Florida School Board Member Wants To Bring Back Corporal Punishment, Says Disabled Students' Behavio
A Collier County school board member has spoken and his words are shocking, to say the least.
On Tuesday, newly elected member Jerry Rutherford said he wants to bring corporal punishment back to district classrooms.
He also said that it is disabled students' behavior in particular that is "out of control."
Rutherford didn't stop there, he said he'd also like to see fewer "rights" for LGBTQ students or the same extended to religious students who wish to practice religion in school, Naples News reported.
Jory Westberry lost her school board seat to Rutherford. She has slammed his views on corporal punishment, LGBTQ students, and putting religion in schools, saying it would "put something so pervasively wrong in schools."
The state of Florida allows corporal punishment in public schools as long as the district allows it.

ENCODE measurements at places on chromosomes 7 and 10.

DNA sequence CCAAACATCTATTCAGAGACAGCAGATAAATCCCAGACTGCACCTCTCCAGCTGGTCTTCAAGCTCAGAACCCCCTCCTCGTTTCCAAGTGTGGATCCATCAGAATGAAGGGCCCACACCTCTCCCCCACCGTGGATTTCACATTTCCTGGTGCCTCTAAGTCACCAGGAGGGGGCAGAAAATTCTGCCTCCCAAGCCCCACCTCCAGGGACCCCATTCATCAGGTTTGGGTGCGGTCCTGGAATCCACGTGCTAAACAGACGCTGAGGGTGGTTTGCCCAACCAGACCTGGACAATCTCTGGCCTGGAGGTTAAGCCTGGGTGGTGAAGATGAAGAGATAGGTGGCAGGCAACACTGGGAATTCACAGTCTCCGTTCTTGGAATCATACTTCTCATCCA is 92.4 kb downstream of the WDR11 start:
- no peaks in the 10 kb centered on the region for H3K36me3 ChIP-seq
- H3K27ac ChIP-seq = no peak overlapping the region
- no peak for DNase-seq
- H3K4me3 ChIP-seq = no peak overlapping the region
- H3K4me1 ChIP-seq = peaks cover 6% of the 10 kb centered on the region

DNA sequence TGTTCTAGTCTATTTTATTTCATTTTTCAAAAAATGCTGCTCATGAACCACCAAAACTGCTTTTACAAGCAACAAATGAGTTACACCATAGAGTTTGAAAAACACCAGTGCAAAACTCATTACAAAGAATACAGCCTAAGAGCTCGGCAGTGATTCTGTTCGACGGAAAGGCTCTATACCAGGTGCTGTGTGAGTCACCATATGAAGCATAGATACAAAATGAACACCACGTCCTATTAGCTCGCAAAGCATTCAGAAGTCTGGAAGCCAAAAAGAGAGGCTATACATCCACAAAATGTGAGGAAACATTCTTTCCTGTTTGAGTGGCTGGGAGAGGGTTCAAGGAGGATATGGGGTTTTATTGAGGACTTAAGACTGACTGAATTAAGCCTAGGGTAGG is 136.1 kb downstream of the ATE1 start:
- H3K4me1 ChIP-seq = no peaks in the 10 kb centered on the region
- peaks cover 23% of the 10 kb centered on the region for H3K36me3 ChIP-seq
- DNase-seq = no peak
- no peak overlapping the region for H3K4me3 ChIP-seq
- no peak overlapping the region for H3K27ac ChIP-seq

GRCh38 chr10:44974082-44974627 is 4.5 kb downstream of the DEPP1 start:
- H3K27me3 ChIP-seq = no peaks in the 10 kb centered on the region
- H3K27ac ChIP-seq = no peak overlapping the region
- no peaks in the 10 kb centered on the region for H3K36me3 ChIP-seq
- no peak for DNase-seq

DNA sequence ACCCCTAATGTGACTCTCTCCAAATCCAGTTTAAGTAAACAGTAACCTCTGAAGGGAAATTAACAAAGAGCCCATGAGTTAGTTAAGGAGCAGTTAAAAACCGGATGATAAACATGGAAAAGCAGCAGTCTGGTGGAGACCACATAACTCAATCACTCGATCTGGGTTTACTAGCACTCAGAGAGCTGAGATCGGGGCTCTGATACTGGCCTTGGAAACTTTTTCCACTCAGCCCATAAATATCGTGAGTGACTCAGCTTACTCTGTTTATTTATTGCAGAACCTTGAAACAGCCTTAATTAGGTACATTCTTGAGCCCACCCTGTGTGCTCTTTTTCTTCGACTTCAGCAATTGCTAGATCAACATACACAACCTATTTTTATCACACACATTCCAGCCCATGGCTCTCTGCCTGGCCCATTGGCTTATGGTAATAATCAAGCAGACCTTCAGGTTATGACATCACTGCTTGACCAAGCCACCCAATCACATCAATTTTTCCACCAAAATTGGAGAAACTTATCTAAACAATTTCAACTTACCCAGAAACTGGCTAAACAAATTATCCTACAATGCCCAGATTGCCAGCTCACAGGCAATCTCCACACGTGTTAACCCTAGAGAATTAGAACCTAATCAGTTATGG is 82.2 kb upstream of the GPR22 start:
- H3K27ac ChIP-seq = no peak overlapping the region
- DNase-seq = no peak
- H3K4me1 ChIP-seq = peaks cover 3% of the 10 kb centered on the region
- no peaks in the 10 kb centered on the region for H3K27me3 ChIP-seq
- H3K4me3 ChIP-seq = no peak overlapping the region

"First of all," she said, "if (Florida) allows corporal punishment, Collier County does not."
"Second, students with handicaps are entitled to a free public education without retribution because of their behavior. That's why we have behavior specialists who work with students, parents, and teachers to enable them to have a more effective, productive experience in school," Westberry said.
Westberry spoke out against Rutherford's priorities, along with others.
Rutherford won the District 1 seat away from the longtime teacher, administrator, and school board member Westberry in this year's election with a strong 65.4% of the vote to her 34.6%.
Rutherford has been active on school issues for the past 35 years and told the Naples Daily News in July that he decided he didn't want to be on the outside looking in anymore, so he decided to run for the first time for the elected position.
Rutherford's stated positions significantly changed before and after his election.
During the summer, he told the outlet that his priorities were to ensure proper education that helps everyone succeed, improve safety and mental health for both students and teachers, and address budgetary concerns.
However, on Wednesday, Rutherford said he has a five-point agenda he'd like to implement, including "mental and physical discipline," or physical punishment of children in Collier's public schools.
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